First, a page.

APIO-EE-9 inhibits Aurora A and B kinase activities in vitro and ex vivo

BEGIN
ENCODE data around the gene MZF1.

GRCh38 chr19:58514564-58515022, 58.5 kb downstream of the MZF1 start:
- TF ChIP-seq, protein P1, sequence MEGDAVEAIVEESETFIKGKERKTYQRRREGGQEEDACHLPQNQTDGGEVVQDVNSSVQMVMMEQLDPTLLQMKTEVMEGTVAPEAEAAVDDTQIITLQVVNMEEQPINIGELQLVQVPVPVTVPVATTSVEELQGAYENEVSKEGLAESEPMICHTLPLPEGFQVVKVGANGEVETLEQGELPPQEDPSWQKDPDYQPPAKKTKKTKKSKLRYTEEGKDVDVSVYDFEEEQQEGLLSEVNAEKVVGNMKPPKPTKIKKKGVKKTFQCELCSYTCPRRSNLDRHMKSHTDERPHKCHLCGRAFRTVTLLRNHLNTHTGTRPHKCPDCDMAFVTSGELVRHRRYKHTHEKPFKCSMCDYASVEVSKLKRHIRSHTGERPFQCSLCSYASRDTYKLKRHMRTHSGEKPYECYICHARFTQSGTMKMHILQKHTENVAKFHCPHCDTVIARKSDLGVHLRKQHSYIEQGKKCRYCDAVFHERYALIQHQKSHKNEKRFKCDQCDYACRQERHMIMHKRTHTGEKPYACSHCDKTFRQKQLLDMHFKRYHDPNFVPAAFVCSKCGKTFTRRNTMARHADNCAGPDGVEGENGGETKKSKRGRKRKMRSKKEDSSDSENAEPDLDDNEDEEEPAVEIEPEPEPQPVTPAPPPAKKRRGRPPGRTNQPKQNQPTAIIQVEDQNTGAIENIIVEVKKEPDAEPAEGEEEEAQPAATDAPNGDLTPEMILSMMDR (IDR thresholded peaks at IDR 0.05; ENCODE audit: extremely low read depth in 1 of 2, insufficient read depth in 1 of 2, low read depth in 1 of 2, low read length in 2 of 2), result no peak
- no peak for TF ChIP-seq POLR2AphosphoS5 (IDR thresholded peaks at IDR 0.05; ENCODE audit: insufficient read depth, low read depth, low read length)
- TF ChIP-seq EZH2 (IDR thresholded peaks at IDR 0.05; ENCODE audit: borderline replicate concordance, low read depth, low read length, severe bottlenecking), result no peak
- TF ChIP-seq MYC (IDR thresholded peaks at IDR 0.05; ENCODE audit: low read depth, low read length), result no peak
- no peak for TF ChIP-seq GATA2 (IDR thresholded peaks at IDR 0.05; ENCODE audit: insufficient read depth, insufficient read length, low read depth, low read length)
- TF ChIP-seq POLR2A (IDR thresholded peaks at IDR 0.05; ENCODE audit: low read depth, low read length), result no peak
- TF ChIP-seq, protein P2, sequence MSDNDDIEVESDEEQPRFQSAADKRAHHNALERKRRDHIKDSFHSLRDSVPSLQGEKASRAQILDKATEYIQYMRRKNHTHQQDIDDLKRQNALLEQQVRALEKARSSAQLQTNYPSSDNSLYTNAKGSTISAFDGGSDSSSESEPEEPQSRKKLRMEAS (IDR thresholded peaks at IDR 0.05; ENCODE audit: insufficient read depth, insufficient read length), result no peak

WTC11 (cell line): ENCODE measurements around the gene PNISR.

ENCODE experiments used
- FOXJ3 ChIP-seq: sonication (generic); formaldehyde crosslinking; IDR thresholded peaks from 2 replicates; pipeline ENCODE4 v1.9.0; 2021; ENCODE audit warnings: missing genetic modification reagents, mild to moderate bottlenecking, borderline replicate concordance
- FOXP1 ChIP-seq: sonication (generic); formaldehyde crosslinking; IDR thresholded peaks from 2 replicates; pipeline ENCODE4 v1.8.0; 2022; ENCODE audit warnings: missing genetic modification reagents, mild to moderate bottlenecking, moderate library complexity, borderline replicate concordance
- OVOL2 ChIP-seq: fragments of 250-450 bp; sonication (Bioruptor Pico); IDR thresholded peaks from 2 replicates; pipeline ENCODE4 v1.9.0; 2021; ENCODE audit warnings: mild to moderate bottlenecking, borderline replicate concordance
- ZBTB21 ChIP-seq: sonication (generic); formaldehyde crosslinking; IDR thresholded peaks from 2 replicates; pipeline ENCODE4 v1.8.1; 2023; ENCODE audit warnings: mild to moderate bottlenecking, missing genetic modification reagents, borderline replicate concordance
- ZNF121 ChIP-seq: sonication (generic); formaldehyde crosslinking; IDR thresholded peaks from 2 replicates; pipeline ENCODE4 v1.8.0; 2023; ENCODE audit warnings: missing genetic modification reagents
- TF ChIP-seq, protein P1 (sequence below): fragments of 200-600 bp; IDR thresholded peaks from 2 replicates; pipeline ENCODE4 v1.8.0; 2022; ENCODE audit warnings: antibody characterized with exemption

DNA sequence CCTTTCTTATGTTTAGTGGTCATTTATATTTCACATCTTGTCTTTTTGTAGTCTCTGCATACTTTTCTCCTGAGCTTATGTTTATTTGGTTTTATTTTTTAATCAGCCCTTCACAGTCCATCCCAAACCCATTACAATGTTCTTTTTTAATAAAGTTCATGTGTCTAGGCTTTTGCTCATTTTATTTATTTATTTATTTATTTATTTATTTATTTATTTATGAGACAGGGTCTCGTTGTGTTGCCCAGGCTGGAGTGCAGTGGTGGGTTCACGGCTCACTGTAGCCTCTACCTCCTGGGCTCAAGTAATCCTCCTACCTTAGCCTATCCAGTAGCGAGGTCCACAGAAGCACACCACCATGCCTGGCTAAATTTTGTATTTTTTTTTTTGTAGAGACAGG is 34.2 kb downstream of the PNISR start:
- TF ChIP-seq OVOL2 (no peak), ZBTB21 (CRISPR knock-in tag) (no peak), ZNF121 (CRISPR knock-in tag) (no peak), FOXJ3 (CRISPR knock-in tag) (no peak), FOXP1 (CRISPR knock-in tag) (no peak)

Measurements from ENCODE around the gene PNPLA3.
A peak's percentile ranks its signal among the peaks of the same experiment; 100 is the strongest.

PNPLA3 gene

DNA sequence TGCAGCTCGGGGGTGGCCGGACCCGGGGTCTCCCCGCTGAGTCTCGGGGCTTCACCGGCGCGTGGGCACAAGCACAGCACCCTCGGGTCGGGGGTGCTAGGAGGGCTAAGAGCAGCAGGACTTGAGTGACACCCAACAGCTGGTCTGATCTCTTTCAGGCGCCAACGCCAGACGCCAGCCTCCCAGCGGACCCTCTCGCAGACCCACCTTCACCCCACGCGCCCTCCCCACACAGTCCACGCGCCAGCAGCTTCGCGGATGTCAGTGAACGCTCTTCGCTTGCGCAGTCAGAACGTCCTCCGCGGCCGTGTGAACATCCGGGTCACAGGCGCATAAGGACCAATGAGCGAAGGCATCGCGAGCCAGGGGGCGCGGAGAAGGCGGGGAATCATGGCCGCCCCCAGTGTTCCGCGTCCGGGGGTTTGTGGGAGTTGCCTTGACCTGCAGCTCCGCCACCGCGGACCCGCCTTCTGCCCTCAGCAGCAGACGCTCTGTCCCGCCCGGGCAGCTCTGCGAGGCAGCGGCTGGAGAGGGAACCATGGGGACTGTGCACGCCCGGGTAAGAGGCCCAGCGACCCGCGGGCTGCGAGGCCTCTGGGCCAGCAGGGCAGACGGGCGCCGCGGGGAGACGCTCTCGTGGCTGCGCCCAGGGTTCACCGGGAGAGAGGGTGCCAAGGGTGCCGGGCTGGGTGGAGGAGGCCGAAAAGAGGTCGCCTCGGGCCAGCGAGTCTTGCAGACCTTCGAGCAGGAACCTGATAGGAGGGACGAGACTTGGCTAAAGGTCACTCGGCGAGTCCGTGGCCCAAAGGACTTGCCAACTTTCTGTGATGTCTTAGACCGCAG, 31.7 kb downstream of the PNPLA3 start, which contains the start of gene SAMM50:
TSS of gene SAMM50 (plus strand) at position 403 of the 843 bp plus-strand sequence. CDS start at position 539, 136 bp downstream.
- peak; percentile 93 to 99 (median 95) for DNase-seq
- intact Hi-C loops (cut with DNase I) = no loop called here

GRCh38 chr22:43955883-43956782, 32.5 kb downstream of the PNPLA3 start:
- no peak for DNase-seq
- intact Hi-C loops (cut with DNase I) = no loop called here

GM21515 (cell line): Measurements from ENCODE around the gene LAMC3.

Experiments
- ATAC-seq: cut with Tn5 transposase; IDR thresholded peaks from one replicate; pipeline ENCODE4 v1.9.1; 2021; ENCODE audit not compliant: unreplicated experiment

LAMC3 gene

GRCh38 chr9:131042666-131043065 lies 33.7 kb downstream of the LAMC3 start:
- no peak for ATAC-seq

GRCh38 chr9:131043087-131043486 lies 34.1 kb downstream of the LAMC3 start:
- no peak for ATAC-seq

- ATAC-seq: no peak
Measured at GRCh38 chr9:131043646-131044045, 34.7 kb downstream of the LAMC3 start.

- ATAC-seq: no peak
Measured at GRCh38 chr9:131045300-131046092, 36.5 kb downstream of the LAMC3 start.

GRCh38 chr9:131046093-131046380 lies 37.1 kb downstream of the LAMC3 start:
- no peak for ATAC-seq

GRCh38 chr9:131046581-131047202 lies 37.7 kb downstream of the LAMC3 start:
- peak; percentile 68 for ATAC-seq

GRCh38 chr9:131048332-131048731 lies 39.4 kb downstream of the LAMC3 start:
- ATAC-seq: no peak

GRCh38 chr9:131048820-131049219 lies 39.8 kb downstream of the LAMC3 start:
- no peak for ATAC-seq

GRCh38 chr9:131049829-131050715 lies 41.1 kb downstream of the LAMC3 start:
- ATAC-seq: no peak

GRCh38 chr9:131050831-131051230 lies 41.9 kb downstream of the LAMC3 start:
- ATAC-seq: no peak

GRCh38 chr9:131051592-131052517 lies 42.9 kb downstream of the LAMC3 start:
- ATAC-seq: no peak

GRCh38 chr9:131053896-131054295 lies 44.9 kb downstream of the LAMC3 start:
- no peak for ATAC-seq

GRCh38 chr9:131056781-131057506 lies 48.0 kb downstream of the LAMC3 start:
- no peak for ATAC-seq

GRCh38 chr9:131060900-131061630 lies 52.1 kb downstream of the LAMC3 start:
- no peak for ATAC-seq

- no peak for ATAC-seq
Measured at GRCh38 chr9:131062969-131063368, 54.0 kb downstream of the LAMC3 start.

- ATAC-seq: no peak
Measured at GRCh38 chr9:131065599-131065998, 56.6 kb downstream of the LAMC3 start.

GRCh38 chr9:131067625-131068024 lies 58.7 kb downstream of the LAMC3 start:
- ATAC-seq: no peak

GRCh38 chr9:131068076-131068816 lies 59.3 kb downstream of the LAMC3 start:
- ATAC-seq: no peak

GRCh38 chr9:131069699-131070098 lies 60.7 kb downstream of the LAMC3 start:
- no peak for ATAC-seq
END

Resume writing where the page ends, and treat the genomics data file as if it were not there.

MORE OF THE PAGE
To better understand how APIO-EE-9 interacts with Aurora A or B, we docked the compound into the respective ATP binding pocket of Aurora A or B, using protocols in the Schrödinger Suite 2015. Results of the final computational model docking result showed that APIO-EE-9 formed hydrogen bonds with Aurora A and B at their respective ATP binding pocket (Figure 4A, 4B, respectively; images were generated with the UCSF Chimera program [41]. This indicates that APIO-EE-9 might be a potential inhibitor of Aurora A or B. To further examine the mechanism of APIO-EE-9’s inhibitory effect, we used in vitro kinase assays to determine the effect of APIO-EE-9 on the Aurora kinases. Active Aurora A (100 ng) or B (50 ng) was mixed with histone H3.3. Then different amounts of AOPIO-EE-9, MNL8237 or Hesperidin (positive control) were added and the mixtures incubated at 30°C for 30 or 5 min, respectively. Results showed that 5 μM APIO-EE-9 completely inhibited the activity of Aurora A or B (Figure 4C, 4D). To further verify this result, we conjugated APIO-EE-9 with Sepharose 4B beads and conducted a pull-down assay. We confirmed that active Aurora A or B kinase binds with APIO-EE-9-Sepharose 4B beads, but not with Sepharose 4B beads alone (Figure 4E, 4F). Results of an ATP competition assay showed that the binding ability of APIO-EE-9 with Aurora A or B (Figure 4E, 4F) was decreased in the presence of ATP, indicating competition. Using KYSE450 cell lysates, we performed an ex vivo pull-down assay and results revealed that APIO-EE-9 also binds with Aurora A or B in esophageal cancer cells (Figure 4G, 4H). Overall, our results clearly demonstrated that APIO-EE-9 inhibits Aurora A or B kinase activity in a dose-dependent manner competitive with ATP.